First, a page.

Dick Ehrman (2009), of Lincoln, is a water resources specialist with the Lower Platte South Natural Resources District (NRD). He has been involved with the Nebraska Chapter’s scholarship committee since 2015 and on the Nebraska Soil and Water Conservation Foundation board since 2017, serving as vice president since 2022. Dick has worked as a water resources specialist for the Central Platte NRD, a groundwater geologist for the Nebraska Department of Environmental Quality, and an NRD/NDEQ liaison with the Nebraska Association of NRDs. He is most proud of being a part of educating the agricultural community, conservation sector and general public on the importance of groundwater to the citizens of Nebraska, and helping to develop and implement plans for the monitoring and protection of that resource. He’s helped develop a statewide network of groundwater monitoring wells in Nebraska and has spent much time training and educating state and NRD personnel, as well as engaging in outreach to farmers, public water suppliers and water users statewide. By working at the state and local level, often in conjunction with federal agencies, he’s had a positive impact on understanding and managing nonpoint source groundwater concerns, like nitrate and pesticides, as well as issues with fluctuating ground water levels.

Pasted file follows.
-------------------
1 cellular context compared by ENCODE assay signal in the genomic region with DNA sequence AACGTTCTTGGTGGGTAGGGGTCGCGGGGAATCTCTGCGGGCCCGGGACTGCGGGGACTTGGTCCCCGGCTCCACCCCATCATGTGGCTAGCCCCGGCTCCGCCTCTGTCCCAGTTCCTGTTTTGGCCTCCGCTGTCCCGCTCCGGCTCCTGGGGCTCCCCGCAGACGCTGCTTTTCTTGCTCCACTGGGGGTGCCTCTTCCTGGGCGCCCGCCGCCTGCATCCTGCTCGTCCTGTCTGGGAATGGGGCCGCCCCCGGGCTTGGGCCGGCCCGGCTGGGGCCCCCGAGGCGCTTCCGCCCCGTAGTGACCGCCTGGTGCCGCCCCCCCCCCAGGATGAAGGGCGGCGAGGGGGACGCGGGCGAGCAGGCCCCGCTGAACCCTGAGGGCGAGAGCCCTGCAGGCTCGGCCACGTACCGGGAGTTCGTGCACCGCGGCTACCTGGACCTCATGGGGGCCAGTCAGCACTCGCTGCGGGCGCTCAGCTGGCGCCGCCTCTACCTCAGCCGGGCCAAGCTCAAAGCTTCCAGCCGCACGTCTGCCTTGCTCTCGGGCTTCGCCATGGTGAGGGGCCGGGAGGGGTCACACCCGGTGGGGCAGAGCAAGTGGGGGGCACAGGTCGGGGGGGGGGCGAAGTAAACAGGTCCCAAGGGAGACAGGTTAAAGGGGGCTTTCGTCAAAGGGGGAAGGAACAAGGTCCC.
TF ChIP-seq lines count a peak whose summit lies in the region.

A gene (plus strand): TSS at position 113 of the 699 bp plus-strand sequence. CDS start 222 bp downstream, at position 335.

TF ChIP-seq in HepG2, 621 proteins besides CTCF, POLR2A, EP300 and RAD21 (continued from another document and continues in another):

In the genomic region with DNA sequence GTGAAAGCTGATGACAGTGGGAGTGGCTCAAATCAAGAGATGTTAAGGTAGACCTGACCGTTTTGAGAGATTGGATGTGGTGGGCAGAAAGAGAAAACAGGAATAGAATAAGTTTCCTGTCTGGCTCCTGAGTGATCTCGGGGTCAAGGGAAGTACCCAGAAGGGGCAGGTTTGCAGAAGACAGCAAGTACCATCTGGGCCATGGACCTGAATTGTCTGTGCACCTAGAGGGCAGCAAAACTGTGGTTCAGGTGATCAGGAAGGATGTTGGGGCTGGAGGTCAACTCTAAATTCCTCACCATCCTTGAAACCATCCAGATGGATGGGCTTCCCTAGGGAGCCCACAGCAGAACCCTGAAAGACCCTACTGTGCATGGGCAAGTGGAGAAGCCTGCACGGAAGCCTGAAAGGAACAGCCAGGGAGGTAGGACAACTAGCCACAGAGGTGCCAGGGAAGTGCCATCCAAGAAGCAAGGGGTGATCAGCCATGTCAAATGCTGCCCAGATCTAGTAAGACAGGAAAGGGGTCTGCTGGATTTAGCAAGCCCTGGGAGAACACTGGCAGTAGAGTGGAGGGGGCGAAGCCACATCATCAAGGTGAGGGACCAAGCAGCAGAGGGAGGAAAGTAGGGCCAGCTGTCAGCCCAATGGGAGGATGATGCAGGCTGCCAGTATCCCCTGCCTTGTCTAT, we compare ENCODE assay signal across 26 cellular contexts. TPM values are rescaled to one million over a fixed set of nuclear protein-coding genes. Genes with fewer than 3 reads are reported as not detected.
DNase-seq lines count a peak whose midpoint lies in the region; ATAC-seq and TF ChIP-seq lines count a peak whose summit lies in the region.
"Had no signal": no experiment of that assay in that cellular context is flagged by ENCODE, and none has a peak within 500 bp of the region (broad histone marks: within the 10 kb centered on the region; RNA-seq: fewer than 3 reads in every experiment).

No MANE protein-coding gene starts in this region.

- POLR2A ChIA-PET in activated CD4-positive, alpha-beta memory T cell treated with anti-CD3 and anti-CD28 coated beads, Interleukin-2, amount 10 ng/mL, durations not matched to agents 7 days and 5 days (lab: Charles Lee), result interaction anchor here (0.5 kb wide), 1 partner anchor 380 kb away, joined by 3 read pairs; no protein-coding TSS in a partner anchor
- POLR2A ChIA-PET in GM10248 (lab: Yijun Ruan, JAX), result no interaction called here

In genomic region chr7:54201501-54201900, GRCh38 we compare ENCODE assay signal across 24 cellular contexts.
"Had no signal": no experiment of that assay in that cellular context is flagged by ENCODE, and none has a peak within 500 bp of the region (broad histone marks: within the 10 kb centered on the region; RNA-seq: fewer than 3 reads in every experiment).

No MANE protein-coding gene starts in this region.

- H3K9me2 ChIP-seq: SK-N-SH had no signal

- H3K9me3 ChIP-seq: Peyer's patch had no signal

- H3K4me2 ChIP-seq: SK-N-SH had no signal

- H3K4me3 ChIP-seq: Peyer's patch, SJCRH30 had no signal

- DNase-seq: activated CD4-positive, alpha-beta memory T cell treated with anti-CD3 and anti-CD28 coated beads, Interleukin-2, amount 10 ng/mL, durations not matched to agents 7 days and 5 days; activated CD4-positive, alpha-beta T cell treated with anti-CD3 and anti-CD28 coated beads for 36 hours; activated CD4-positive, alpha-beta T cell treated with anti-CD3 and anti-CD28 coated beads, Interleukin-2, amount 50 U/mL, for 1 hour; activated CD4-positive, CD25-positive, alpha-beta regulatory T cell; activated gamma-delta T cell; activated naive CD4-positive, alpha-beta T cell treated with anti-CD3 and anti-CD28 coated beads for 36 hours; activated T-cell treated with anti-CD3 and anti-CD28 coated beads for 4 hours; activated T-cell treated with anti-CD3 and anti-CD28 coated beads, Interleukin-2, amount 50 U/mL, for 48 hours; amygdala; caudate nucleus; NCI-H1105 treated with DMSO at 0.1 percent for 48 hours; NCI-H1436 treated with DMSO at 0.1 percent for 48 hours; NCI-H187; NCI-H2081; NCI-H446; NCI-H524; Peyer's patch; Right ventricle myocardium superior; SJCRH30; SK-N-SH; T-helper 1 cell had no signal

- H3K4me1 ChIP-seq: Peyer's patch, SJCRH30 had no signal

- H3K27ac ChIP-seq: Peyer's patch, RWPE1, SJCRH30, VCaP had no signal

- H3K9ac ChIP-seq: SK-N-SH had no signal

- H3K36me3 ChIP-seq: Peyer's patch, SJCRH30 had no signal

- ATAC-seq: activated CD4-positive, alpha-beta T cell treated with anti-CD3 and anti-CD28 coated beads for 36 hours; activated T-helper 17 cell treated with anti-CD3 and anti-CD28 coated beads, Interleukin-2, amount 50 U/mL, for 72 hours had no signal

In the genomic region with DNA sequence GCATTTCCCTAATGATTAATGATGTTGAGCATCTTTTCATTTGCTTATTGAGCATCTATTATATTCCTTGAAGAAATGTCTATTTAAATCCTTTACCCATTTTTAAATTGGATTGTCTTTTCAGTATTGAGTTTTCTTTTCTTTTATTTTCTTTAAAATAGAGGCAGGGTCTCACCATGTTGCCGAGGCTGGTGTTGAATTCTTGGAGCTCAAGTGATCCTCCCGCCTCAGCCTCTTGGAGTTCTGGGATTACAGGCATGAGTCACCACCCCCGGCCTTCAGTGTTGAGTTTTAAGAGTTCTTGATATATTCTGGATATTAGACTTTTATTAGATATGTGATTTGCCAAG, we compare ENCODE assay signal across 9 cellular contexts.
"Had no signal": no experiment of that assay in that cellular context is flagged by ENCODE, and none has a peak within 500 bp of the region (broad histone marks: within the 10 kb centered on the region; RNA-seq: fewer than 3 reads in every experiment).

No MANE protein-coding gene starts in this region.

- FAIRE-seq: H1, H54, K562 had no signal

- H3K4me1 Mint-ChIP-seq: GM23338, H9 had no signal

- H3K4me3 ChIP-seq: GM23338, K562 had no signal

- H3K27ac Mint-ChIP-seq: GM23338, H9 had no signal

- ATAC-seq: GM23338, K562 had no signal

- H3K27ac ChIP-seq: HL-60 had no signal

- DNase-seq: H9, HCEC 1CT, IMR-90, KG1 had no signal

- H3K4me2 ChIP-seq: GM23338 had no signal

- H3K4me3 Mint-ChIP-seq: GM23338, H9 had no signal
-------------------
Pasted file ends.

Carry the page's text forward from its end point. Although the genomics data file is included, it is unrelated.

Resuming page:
Paul Zillig (1983), Lincoln, general manager of the Lower Platte South Natural Resources District (LPSNRD), has been a longtime member of SWCS, joining after graduating from UNL and beginning his career with the LPSNRD as a conservation technician in 1979. He has served as the SWCS election committee chair for approximately 25 years. Conservation has always been a high priority for this area and I’ve encouraged the NRD’s support of all SWCS activities ranging from youth scholarships to prizes and financial support of the annual Dave Langemeier SWCS golf tourney. The NRD recognizes the need to have conservation technicians on staff to assist USDA NRCS as we assist landowners with the planning and design on conservation practices to conserve and protect our soil and water resources. Paul spent over 30 years administering and managing the NRD’s cost-share programs with private landowners to install terrace systems, grassed waterways and farm ponds.